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Ten things you didn't know about gay Paris

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Ten things you didn't know about gay Paris
Do you know where to find penis-shaped bakery goods in Paris? Photo: Legay Choc/Facebook
13:54 CEST+02:00
There's a lot more to the gay scene in Paris than just the Marais - so we asked the experts at The Gay Locals to come up with a list of ten things you probably didn't know about Gay Paris.

The city’s major gay district, the Marais, is slowly turning into a boutique shopping centre with Givenchy and The Kooples next door to its many gay bars.

It’s hard not to be a bit nostalgic for the 1990s and early 2000s when the Parisian gay scene was arguably at its best. The gay community, however, has faced change before, and it’ll take more than a Prada shop to snuff out the city's gay scene – plus, who buys Prada anyway?

With that in mind, here are ten things you probably didn't know about Gay Paree:

1. Gay memorial stone

In 1750, a gay couple was burned to death in front of the Hotel de Ville for being gay. They were the last to be punished for homosexuality in France. A memorial to them has been laid at the intersection of Rue Montorgueil and Rue Bachaumont, where the two were caught by police.


(The memorial near Rue Montorgueil. Photo: Bryan Pirolli)

Decades later, in 1791 during the French Revolution, the new government decriminalized homosexual relations. "Only" 222 years later, in 2013, France finally legalized same-sex marriage.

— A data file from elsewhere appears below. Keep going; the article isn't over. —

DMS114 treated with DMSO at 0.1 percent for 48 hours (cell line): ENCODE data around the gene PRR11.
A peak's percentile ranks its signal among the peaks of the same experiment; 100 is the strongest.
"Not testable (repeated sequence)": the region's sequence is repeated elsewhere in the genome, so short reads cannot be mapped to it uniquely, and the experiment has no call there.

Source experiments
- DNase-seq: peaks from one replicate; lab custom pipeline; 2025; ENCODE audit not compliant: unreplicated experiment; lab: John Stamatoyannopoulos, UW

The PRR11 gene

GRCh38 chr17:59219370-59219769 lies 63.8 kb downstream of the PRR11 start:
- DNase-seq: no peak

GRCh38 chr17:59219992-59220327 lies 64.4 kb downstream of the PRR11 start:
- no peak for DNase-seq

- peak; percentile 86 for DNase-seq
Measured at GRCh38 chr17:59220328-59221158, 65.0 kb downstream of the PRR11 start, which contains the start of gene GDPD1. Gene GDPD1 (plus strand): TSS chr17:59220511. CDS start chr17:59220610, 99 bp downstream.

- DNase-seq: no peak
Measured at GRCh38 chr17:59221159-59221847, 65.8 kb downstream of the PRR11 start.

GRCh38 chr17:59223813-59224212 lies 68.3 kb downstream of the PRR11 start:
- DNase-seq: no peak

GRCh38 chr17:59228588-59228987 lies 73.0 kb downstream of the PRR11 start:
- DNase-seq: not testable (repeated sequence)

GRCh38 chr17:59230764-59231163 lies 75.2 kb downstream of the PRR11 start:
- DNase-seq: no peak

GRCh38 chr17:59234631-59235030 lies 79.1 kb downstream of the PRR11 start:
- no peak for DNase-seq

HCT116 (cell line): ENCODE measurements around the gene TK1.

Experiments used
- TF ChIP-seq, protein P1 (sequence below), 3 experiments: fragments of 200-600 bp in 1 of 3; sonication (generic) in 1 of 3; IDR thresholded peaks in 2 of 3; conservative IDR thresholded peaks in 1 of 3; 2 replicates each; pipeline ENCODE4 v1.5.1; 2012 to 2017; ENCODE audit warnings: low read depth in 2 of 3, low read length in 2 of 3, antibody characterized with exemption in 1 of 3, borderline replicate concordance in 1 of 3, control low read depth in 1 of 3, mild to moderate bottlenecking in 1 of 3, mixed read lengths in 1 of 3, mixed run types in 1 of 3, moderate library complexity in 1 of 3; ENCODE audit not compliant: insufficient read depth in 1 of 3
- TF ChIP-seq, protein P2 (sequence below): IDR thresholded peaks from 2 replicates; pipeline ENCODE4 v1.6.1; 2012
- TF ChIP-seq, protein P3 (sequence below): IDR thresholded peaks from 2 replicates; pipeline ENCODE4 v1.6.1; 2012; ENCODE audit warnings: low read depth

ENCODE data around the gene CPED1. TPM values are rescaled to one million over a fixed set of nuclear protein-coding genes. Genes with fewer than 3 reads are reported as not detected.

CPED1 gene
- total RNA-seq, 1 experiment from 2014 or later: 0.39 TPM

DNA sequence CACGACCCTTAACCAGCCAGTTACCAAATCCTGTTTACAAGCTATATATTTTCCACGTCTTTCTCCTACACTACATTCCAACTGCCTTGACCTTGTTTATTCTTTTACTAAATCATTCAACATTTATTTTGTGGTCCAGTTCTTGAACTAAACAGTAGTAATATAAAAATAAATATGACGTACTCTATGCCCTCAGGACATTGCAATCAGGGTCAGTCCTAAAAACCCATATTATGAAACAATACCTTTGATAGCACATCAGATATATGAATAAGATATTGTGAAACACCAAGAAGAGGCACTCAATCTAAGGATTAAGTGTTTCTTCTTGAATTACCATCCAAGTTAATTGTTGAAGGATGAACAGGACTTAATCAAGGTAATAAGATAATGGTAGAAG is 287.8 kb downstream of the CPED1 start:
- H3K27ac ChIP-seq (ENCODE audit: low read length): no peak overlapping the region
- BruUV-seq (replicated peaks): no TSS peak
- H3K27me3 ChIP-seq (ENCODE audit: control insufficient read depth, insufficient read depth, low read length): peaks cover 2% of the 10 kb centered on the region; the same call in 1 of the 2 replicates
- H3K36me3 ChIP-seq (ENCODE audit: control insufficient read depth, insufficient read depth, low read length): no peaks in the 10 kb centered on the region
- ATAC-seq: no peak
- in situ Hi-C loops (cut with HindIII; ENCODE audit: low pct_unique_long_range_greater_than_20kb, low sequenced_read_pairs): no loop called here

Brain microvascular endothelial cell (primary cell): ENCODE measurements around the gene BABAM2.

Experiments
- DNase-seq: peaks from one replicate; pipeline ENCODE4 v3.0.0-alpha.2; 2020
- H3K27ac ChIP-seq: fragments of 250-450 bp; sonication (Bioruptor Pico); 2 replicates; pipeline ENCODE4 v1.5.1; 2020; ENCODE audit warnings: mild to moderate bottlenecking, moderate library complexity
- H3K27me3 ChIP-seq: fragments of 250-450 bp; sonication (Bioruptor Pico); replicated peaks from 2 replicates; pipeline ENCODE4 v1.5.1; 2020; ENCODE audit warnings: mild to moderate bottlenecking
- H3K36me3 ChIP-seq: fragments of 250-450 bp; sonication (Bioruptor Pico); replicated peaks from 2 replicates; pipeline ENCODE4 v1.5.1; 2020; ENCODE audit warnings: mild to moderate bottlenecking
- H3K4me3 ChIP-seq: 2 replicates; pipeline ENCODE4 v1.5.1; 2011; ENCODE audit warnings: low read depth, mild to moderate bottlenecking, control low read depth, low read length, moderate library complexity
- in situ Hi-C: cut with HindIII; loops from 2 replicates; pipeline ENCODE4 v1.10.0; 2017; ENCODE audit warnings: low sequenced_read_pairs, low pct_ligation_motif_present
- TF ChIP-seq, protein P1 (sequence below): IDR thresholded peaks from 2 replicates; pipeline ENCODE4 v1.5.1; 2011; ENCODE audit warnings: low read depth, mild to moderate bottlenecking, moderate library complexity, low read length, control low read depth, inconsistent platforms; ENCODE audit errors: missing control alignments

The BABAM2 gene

2. Paris's original gay scene

There was no one gay location throughout the 1800s, but gays would hang out in the gardens (and still do by the Carrousel du Louvre), along the Champs Elysées, by the Bourse, and elsewhere.


(A marcher at the Pride parade in Paris. Photo: AFP)

When sexual liberation began to hit, Rue Sainte Anne became home to the original gay scene with some of the best nightclubs of the 1960s and 1970s. While few of these venues remain, replaced largely by Japanese restaurants, you can still visit the sauna TiL'T and the nearby Club 18. 

3. The golden age of lesbian nightlife

There are few lesbian bars in Paris today, though in the early 1900s lesbian couples often congregated around Montmartre and Montparnasse. In one popular ladies-only nightclub, Le Monocle, women would dress up in tuxedos alongside other women sporting traditionally feminine garb. It was a sort of golden era of lesbian nightlife that Paris hasn’t seen in the past decades.


(Rosa Bonheur. Photo: Rosa Bonheur/Facebook)

But according to TimeOut Paris, "Le 3W Kafé" in the Marais could be a good place to go considering the 3W stands for "Women With Women". The magazine also gives La Champmeslé, which opened in the 1980s and is the oldest lesbian bar in the city, a four-star rating.
 
4. Penis-shaped baguettes

While we're in the Marais... did you know there is a bakery selling penis shaped baked goods? Check out the aptly named Legay Choc bakeries in the Marais which are stocked with penis-shaped edibles. If it’s not bread, it’s the galette des rois, a raspberry tart, or a brioche in the shape of men’s privates. How’s that for pride?


(Photo: Legay Choc/Facebook)

5. Homophobe to the end at Notre Dame

After marriage was legalized for all couples in France in early 2013, there were still plenty of protests from conservatives. None, perhaps, were as shocking as that of 78-year-old Dominique Venner.